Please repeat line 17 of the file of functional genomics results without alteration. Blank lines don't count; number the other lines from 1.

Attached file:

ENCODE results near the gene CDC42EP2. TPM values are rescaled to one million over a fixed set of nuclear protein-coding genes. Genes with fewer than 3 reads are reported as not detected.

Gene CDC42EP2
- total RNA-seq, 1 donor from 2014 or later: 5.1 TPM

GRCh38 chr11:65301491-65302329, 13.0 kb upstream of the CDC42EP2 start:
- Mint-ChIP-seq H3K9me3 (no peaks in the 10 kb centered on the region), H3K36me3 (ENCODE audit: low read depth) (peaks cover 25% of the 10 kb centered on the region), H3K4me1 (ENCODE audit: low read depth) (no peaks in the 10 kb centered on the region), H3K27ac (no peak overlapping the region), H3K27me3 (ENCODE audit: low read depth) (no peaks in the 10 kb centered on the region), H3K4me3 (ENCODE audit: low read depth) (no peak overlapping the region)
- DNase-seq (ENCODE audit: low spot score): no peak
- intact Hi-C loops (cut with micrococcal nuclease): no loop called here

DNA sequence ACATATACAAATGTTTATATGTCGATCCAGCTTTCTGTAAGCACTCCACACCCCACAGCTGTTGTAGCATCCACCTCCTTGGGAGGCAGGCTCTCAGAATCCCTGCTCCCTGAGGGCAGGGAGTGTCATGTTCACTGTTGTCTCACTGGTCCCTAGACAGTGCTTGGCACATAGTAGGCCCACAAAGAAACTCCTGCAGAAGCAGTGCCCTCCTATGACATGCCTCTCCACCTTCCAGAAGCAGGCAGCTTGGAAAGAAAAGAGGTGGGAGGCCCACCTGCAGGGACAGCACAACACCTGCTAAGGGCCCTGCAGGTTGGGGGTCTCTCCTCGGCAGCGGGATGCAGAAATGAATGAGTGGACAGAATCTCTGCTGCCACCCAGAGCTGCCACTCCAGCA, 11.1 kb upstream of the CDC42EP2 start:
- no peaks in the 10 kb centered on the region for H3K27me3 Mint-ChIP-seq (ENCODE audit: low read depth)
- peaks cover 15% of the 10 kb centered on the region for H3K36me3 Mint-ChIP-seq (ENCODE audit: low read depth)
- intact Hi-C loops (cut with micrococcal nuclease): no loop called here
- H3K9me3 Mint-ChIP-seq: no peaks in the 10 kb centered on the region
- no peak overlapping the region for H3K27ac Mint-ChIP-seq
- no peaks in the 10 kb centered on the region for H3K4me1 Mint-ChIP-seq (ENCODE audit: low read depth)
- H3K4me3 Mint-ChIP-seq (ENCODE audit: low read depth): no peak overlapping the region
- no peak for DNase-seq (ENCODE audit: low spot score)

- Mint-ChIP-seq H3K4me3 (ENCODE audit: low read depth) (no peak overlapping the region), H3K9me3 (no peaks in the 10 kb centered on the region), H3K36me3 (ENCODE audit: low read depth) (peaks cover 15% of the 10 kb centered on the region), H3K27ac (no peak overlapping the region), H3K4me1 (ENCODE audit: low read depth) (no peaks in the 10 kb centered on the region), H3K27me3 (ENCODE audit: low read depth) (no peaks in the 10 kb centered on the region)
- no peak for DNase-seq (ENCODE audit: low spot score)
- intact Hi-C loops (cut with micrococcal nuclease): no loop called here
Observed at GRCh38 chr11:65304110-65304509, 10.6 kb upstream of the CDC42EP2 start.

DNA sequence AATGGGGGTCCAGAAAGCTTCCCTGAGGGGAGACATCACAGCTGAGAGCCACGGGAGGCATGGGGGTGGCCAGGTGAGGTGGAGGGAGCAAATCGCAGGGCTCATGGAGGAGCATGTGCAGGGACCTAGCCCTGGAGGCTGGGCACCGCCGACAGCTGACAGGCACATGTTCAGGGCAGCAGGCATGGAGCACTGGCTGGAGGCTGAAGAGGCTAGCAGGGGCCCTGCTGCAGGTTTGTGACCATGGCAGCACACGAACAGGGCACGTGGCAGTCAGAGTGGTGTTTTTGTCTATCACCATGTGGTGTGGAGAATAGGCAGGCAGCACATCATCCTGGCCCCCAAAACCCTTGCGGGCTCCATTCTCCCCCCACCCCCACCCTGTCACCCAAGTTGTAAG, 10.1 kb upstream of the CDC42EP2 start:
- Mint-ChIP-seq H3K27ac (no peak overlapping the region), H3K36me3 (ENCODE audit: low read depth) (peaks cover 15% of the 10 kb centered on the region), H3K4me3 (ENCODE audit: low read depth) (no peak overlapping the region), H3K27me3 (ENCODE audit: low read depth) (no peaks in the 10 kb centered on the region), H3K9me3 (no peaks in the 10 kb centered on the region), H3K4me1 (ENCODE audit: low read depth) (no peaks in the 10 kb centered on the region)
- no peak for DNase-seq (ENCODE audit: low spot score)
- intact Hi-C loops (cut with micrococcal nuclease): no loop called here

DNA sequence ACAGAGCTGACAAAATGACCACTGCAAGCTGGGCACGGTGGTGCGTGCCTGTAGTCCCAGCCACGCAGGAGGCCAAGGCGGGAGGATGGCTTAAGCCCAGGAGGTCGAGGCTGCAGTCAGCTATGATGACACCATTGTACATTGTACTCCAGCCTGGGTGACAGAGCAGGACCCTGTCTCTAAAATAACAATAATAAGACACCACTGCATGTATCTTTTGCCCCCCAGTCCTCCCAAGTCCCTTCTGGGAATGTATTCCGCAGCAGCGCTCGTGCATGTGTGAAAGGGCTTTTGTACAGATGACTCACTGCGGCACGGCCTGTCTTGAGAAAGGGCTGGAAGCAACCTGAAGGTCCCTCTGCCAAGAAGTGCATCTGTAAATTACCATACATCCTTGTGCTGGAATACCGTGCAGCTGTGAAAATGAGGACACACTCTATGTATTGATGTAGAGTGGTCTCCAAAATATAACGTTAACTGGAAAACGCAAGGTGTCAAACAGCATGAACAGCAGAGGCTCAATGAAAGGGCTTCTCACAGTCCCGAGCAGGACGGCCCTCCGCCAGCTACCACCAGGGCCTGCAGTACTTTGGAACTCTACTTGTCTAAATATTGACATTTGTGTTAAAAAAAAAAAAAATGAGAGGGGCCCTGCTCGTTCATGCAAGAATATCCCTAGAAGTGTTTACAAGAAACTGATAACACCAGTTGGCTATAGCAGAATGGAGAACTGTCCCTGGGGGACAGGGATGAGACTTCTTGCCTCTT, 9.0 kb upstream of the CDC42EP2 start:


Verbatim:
- Mint-ChIP-seq H3K4me3 (ENCODE audit: low read depth) (no peak overlapping the region), H3K9me3 (no peaks in the 10 kb centered on the region), H3K36me3 (ENCODE audit: low read depth) (peaks cover 15% of the 10 kb centered on the region), H3K27ac (no peak overlapping the region), H3K4me1 (ENCODE audit: low read depth) (no peaks in the 10 kb centered on the region), H3K27me3 (ENCODE audit: low read depth) (no peaks in the 10 kb centered on the region)